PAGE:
Nieman Foundation at Harvard
HOME
          
LATEST STORY
The California Journalism Preservation Act would do more harm than good. Here’s how the state might better help news
ABOUT                    SUBSCRIBE
Feb. 22, 2024, 3:59 p.m.

Google tests removing the News tab from search results

The News filter disappearing from Google search results for some users this week won’t help publishers sleep any easier.

News publishers are worried — with good reason — about changes coming to Google Search. AI-generated content replacing links on some of the most valuable space on the internet, in particular, has left media types with a lot of questions, starting with “is this going to be a traffic-destroying nightmare?”

The News filter disappearing from Google search results for some users this week won’t help publishers sleep any easier.

Google confirmed some users were not seeing the News filter as part of ongoing testing. “We’re testing different ways to show filters on Search and as a result, a small subset of users were temporarily unable to access some of them,” a Google spokesperson said in an email.

On Friday, Google clarified that the tests that removed the News filter for some users were finished. “The News filter is available to users now and we do not have plans to remove it,” a Google spokesperson confirmed.

I use the News tab frequently — several times a day, every day — and I noticed its disappearance on Wednesday. The featured filters — Images, Videos, Maps, Flights, Shopping, Perspectives, etc. — change and reorder depending on the search term, but this was different. I wasn’t seeing the News tab as an option for search after search, even if I went looking in the “All filters” drop-down menu. I tried with “Julian Assange,” “public subsidies for sports stadiums,” and “Reckon layoffs.” None showed the News filter as an option.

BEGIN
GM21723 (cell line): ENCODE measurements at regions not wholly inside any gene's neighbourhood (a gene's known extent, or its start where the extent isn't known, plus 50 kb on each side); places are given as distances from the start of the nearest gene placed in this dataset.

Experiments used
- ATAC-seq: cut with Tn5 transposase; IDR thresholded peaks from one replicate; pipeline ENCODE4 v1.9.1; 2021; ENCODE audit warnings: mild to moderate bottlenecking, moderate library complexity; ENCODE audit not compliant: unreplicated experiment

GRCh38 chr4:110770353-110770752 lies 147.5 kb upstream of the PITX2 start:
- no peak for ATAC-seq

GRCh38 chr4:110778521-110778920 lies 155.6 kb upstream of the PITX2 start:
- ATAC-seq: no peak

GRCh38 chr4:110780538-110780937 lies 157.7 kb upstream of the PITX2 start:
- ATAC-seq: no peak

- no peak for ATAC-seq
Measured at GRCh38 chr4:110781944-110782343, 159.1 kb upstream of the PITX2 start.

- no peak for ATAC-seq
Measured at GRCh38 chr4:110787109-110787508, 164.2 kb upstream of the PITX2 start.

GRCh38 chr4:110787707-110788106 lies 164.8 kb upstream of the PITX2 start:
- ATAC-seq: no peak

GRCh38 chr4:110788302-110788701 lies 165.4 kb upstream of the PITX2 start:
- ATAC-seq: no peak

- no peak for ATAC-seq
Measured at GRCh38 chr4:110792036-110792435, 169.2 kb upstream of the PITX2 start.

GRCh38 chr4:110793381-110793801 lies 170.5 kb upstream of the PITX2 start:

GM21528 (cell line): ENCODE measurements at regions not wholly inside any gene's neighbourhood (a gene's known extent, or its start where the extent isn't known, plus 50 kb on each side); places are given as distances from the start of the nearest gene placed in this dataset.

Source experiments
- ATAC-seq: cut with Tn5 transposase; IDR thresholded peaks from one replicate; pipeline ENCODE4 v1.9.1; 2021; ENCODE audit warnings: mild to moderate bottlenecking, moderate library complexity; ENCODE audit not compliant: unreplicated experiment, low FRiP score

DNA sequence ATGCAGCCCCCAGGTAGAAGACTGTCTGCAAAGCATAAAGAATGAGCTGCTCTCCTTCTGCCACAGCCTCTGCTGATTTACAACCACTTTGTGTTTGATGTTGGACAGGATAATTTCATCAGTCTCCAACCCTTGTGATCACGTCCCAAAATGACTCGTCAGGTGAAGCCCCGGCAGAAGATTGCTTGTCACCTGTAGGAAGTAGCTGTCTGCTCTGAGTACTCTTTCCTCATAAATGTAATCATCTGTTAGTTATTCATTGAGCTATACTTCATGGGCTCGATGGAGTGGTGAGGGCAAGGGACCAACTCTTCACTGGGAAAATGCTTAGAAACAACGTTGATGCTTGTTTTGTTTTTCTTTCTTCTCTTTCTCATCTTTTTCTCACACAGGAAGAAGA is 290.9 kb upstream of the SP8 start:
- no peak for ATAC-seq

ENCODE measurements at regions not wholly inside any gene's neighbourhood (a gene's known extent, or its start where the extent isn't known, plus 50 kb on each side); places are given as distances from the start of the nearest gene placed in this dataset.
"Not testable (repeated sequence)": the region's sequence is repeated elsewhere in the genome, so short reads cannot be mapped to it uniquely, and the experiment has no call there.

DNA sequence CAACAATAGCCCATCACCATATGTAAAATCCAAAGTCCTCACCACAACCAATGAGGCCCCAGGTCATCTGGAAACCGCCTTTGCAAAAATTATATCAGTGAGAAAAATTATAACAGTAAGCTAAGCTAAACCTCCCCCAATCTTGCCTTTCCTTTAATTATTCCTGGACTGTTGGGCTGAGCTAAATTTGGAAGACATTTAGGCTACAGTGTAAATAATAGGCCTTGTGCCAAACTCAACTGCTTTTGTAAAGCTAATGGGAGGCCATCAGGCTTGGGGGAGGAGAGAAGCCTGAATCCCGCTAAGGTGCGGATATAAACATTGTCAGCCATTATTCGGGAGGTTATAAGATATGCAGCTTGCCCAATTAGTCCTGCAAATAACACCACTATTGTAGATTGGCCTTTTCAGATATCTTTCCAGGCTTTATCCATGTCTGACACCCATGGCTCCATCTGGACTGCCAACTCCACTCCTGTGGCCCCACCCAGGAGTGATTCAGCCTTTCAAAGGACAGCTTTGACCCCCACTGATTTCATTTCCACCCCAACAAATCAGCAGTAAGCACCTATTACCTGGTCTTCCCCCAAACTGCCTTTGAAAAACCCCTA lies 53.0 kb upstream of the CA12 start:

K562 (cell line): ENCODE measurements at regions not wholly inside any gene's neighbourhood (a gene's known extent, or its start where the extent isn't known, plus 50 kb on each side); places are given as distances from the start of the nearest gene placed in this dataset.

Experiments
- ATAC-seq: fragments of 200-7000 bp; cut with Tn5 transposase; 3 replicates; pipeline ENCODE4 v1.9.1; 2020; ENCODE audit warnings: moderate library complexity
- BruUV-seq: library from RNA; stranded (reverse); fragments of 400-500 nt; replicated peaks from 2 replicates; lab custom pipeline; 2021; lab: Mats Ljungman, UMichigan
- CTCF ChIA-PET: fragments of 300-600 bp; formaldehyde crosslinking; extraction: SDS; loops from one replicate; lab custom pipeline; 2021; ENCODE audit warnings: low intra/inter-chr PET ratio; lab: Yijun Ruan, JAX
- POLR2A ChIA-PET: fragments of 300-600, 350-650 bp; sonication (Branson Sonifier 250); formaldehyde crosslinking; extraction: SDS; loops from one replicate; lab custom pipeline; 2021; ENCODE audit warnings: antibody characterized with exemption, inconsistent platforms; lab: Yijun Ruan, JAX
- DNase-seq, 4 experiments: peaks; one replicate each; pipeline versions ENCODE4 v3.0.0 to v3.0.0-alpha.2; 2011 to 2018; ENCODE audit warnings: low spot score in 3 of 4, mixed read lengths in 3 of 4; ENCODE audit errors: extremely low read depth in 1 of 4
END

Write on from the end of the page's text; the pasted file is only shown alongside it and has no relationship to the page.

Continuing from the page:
The next day, on a different computer, my News filter was (blessedly) back. But a few other users confirmed I was not alone.

This article was updated Friday, Feb. 23 with additional information from Google.

Sarah Scire is deputy editor of Nieman Lab. You can reach her via email (sarah_scire@harvard.edu), Twitter DM (@SarahScire), or Signal (+1 617-299-1821).
POSTED     Feb. 22, 2024, 3:59 p.m.
Show tags
 
Join the 60,000 who get the freshest future-of-journalism news in our daily email.
The California Journalism Preservation Act would do more harm than good. Here’s how the state might better help news
“If there are resources to be put to work, we must ask where those resources should come from, who should receive them, and on what basis they should be distributed.”
Dateline Totality: How local news outlets in the eclipse’s path are covering the covering
“Celestial events tend to draw highly engaged audiences, and this one is no exception.”
The conspiracy-loving Epoch Times is thinking about opening…a journalism school?
It would, um, “champion the same values of ‘truth and traditional’ as The Epoch Times” and, er, “nurture in the next generation of media professionals,” ahem, “the highest standards of personal integrity, fairness, and truth-seeking.”